Being a landlord isn’t all it’s made to be. There’s chasing tenants for the month’s rent, the pain and labour of maintenance, mortgage payments, leasing, and showings.
Being a landlord can really be a full-time job, and for prospective retirees, getting into the real estate game for a passive-income stream may not be the best course of action. Of course, you can pay someone to manage a property. But unless you’ve got a considerable amount of capital to sink into the world of residential real estate, you’re probably better off with one of the many cheap REITs that can help you build your own mini real estate empire.
And best of all, you can stash top REITs in your TFSA (Tax-Free Savings Account) and keep every dime of the distributions you’ll get.
Moreover, you’ll have some of the experienced, more efficient property managers to give you the best bang for your buck. And finally, you’ll also be able to invest in income-producing properties beyond just residential. With a relatively small investment, you can spread your bets across a broad range of real estate sub-industries to further diversify your passive-income stream. Think battered office and retail real estate, two of the cheaper places to be in the REIT space amid the COVID-19 pandemic.
Be a lazy landlord with top passive-income REITs
So, unless you’ve got millions in capital that you’re willing to invest into a single real estate sub-industry and can deal with the pains that come with the day-to-day operation of an income-producing property, consider the following Canadian REIT while it’s still near bargain-basement prices.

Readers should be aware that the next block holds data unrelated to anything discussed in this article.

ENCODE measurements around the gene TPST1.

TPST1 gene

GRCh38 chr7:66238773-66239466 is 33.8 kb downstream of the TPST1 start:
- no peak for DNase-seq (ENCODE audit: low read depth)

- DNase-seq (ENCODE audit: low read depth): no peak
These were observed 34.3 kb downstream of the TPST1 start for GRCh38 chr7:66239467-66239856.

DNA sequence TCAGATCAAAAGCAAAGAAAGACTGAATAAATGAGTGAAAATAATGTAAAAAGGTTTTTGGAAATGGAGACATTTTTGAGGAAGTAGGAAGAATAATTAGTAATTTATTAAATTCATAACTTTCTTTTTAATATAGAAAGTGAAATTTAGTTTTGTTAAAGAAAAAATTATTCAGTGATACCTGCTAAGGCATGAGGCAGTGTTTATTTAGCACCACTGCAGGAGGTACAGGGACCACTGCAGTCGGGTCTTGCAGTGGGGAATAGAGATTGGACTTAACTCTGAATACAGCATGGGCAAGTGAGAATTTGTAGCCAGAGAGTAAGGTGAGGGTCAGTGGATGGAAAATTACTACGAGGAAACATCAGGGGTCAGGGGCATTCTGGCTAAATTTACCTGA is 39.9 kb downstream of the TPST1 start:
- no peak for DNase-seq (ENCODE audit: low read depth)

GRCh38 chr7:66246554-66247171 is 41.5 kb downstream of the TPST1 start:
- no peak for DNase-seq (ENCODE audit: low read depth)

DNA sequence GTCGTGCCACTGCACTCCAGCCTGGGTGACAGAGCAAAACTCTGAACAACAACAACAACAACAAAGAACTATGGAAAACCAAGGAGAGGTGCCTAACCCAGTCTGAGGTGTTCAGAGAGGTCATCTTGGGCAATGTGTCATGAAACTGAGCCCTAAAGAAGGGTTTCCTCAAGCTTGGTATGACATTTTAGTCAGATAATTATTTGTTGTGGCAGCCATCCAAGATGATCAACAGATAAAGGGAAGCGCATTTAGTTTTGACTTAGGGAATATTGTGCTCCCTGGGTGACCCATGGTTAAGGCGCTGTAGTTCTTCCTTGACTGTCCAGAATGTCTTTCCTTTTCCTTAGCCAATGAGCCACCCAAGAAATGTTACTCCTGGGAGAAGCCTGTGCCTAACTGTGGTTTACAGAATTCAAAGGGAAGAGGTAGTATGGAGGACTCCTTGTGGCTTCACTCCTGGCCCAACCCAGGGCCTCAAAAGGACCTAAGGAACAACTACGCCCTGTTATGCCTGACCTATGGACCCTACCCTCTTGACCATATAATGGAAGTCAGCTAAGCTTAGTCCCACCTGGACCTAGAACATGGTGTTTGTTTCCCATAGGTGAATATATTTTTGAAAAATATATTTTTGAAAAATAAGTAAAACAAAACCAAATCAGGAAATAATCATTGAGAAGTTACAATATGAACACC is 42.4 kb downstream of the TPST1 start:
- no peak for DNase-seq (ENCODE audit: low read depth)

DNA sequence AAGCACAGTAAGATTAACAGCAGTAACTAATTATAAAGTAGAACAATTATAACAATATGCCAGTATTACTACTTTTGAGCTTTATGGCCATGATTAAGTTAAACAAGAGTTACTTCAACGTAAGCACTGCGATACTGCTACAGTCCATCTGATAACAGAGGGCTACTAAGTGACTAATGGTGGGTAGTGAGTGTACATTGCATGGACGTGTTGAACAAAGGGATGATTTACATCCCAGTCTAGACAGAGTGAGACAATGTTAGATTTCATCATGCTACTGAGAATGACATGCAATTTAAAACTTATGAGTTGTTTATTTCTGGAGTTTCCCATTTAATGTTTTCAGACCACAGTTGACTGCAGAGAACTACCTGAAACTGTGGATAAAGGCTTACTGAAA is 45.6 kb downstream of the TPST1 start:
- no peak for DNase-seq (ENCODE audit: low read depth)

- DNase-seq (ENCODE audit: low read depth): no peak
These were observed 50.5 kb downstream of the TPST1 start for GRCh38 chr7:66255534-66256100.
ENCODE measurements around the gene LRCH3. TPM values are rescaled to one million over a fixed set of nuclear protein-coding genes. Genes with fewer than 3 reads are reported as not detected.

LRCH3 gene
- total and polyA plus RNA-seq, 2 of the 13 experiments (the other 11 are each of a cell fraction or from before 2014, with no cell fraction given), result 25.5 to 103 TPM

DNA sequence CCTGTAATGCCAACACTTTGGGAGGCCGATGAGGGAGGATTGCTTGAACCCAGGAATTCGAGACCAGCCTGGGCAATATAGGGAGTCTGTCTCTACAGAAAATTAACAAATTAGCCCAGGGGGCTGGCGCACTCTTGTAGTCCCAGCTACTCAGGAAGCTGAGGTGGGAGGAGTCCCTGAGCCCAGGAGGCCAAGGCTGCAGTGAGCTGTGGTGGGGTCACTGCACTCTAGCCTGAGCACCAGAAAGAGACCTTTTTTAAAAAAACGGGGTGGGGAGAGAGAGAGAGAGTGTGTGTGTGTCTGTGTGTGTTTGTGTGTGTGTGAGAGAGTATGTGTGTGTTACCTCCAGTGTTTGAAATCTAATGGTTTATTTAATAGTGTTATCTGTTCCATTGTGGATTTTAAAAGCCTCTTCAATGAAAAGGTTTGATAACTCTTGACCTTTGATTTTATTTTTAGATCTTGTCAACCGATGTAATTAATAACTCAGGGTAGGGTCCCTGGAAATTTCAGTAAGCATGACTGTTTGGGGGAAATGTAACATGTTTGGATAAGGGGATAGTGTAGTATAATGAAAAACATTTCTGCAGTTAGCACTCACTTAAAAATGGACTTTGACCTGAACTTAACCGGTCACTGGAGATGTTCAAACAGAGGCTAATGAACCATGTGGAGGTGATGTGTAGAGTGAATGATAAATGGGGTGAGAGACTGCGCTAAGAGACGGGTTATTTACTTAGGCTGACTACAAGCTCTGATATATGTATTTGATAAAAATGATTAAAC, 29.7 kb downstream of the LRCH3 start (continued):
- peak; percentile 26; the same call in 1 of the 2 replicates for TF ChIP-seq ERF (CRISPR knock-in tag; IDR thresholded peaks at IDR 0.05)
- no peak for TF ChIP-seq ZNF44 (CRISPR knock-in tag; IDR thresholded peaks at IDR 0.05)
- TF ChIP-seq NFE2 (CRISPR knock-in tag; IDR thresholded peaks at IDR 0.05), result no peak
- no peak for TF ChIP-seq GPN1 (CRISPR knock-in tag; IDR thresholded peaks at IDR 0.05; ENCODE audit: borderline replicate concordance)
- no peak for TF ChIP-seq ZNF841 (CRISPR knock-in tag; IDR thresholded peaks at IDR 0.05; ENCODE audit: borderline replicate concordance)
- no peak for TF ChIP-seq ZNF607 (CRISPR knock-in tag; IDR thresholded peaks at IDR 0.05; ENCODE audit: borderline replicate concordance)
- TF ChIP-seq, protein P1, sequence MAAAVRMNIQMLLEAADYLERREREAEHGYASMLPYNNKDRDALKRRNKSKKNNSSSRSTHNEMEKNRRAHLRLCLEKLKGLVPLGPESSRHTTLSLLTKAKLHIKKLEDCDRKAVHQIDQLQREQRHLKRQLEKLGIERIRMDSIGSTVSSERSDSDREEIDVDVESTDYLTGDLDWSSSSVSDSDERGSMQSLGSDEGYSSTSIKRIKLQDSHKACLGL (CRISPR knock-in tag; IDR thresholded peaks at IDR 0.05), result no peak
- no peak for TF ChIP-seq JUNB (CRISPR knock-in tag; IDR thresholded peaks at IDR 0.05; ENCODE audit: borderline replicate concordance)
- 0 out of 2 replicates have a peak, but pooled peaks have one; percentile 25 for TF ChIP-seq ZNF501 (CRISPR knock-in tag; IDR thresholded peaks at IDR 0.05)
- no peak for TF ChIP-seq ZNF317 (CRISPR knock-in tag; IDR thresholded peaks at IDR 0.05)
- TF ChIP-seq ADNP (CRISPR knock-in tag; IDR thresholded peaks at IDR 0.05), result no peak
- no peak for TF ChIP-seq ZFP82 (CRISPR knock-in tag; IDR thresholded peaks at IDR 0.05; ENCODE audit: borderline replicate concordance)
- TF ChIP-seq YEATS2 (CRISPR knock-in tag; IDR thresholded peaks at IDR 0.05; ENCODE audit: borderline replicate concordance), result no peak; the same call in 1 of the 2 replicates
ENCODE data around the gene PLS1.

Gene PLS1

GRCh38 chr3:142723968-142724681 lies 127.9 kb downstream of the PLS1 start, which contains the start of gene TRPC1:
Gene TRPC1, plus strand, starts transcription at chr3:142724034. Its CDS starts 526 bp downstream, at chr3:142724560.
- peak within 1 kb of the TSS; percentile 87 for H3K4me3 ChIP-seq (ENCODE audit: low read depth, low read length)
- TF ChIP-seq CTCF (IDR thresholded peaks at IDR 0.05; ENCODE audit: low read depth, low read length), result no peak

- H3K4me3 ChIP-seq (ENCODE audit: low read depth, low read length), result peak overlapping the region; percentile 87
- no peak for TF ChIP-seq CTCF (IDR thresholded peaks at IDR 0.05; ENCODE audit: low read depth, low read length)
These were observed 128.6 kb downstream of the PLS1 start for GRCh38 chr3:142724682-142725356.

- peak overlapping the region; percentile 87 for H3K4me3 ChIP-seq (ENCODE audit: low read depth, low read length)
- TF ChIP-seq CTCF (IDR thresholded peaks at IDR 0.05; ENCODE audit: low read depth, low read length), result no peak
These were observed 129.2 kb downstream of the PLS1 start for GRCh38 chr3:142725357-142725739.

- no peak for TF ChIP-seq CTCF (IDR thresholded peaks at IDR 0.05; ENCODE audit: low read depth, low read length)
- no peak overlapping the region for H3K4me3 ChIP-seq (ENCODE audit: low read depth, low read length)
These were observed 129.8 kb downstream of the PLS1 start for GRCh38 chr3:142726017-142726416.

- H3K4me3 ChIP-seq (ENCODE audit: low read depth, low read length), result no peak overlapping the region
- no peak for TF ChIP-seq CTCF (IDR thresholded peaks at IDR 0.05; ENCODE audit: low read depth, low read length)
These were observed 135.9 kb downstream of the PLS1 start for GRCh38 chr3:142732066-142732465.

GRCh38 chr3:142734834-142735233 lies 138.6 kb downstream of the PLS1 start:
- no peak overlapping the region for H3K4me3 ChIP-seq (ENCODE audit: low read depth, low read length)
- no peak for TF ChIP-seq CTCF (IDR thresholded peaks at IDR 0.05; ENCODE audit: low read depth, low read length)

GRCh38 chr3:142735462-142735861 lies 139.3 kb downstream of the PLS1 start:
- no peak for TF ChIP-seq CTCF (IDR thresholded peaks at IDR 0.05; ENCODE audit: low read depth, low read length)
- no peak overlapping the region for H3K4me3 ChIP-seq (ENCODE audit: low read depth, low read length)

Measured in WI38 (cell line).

SmartCentres REIT (TSX:SRU.UN) is one of my favourite plays in the REIT space these days. After enduring a brutal 2020, the REIT sport yields of 6.4%.
SmartCentres REIT: Passive income and value meets momentum
SmartCentres REIT is a strip mall-focused play that’s fallen drastically out of favour during the first COVID wave. Shares have since come roaring back, surging 67% from its March 2020 bottom to $29 and change, where shares currently sit today.
While the distribution isn’t nearly as bountiful as it was just a few months ago (the yield has compressed as a result of recent appreciation in the stock), I still think the name is cheap, given the more prosperous environment that lies ahead and the yield, and it is well covered by funds from operations.
While a reopening has mostly been baked in, I think that longer-term passive-income investors will enjoy a potential re-valuation to the upside over the next five years, as Smart diversifies its property book into residential. If Smart can strike the perfect balance between retail and residential, its quality of cash flows could warrant a major solid rally that could be sustained well into the post-COVID world.
Foolish bottom line
Smart isn’t just a reopening play; it has so much more going for it over the next decade. With rent collection rates en route to normalization, I think it would be a wise idea for lazy landlords to punch their ticket into the name now before value and high yielders are bid up ahead of a potential inflation surge.